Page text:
Bathing, lying in the sun, getting a tan, for many people this is the epitome of summer. But if you’re not careful, you’ll get caught. The skin turns crimson, it burns and every touch is uncomfortable. If it gets really bad, blisters will appear and fever will set in. Most people get sunburned at least once a year. This seems harmless, but it is not.
Sunburn causes first and second degree burns to the skin. Blondes with very fair skin hit it faster than brunettes. But even they are not immune to sunburn. It takes about a week for the burn to heal completely. Then the skin peels, which looks pretty ugly. Underneath, the longed-for tan appears, because the skin is now arming itself with pigments against the next exposure to the sun.
The sunburn is forgotten is wrong
Anyone who thinks that the sunburn is forgotten is wrong. Only the external skin damage has been repaired. But there are also deeper damages and they are much more serious. The UV rays of sunlight penetrate the skin and damage the collagen, i.e. the connective tissue fibers. With every sunburn, the skin loses a little more of its elasticity. In addition, the sun’s rays can damage the DNA, i.e. the genetic material in the skin cells.
Then it comes to mutations and subsequently to skin cancer. Around 207,000 people in Germany are diagnosed with white skin cancer each year, which can be treated quite well if detected in good time. In the case of the dreaded black skin cancer, there are around 28,000 people a year. This form of cancer is very aggressive and quickly metastasizes.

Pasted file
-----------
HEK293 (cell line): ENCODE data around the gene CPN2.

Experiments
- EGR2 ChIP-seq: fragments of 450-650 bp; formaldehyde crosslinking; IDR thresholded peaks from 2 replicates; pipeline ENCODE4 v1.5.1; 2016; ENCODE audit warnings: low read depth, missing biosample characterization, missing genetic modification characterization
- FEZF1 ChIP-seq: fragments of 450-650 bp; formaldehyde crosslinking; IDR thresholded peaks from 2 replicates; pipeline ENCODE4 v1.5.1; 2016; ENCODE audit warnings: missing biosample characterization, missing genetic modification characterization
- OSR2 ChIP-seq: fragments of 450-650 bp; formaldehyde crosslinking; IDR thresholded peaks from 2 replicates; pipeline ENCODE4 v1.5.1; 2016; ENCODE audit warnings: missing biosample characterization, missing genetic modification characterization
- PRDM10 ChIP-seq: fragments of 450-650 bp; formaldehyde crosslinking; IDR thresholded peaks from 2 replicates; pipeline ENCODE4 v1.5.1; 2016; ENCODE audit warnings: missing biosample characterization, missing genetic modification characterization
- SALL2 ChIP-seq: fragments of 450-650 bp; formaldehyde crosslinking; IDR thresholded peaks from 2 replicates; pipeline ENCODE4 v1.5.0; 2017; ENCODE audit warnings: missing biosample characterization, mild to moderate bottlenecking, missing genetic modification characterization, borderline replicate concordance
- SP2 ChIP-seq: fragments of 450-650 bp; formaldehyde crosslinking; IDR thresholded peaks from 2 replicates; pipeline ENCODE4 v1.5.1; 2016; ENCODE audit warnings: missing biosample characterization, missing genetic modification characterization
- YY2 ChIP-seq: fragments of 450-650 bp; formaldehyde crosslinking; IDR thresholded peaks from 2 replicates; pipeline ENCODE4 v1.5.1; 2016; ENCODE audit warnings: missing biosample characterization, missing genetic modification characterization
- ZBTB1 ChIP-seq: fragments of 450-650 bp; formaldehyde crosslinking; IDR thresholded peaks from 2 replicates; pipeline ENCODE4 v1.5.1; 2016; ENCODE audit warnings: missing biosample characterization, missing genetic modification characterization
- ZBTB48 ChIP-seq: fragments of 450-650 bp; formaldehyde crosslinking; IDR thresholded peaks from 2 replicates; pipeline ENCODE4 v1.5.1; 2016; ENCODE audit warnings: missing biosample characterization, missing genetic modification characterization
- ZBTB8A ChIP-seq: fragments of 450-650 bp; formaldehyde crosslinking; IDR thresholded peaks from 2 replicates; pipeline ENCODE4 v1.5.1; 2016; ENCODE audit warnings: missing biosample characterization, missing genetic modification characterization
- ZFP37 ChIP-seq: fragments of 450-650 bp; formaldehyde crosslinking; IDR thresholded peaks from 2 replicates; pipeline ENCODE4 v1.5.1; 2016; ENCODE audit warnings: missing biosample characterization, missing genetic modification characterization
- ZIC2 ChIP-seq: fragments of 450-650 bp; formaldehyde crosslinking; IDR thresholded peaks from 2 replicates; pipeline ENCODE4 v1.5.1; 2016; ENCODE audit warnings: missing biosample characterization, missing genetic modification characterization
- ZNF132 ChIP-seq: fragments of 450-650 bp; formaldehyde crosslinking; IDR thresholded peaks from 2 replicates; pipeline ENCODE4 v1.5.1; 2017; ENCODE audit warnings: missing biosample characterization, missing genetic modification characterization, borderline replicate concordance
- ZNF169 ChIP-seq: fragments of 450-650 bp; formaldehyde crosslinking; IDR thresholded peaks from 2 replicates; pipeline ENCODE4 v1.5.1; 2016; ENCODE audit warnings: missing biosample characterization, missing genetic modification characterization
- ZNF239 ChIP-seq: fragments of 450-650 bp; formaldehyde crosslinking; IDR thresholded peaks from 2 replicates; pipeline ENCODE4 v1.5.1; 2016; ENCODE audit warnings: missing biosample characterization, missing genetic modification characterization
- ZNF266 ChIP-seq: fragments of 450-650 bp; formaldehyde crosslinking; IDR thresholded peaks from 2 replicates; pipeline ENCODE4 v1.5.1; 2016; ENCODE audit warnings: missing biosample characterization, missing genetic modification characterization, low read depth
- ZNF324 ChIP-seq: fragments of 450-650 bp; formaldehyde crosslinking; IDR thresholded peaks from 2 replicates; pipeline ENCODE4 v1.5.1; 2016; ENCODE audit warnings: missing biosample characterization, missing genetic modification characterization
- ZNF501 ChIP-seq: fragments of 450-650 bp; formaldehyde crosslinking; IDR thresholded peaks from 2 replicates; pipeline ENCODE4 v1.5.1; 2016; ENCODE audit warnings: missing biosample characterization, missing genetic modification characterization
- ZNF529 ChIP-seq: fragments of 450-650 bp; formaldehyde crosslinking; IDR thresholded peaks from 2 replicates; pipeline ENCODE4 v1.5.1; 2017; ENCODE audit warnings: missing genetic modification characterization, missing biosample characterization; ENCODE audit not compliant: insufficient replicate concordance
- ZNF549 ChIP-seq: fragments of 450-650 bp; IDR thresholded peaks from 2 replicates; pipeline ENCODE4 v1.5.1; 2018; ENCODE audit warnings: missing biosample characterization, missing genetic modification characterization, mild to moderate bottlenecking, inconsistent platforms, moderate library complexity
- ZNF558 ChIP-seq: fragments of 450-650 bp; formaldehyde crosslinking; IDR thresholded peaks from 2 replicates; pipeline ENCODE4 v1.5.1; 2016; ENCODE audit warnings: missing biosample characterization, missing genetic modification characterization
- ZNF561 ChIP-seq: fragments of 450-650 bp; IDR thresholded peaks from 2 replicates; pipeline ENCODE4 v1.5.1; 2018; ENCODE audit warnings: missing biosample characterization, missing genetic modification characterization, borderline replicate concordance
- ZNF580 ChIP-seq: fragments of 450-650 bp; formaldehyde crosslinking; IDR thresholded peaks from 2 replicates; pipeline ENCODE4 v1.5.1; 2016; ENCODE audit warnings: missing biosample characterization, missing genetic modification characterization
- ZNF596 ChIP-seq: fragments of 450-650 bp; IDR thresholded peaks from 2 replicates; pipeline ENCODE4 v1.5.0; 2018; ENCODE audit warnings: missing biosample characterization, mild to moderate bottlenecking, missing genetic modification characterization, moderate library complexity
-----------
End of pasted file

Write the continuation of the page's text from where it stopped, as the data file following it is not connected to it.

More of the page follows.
So it pays to treat the sun’s rays with respect, and that’s part of it
– Only enjoy sunbathing for a short time; Light-skinned people should avoid them altogether,
– Careful application of sunscreen with a high sun protection factor, which – very important – protects against UV-B and UV-A rays and
– frequent consumption of mushrooms.
Eat mushrooms? Why?
Eat mushrooms? Why that? Because they are the only creatures that produce ergothionein. This is a substance that repairs UV-damaged skin and protects it from harmful free radicals. Ergothionein is considered the strongest and most efficient antioxidant today. Brown mushrooms, shiitake mushrooms, oyster mushrooms and king oyster mushrooms have between 0.4 mg and 2.0 mg per gram dry weight.
Anyone who eats a lot of mushrooms in summer builds up good protection against the aggressive rays. Sunburn victims also benefit from mushroom enjoyment, because mushrooms are full of pantothenic acid.
This substance, also known as vitamin B5, promotes wound healing. Just 100 g of mushrooms provide a third of the daily requirement. The Cancer Research Institute of Indiana University, USA, certifies that the oyster mushroom also has an amazingly strong anti-inflammatory effect. Sunburn heals quickly thanks to delicious mushroom meals and the skin is beautiful again.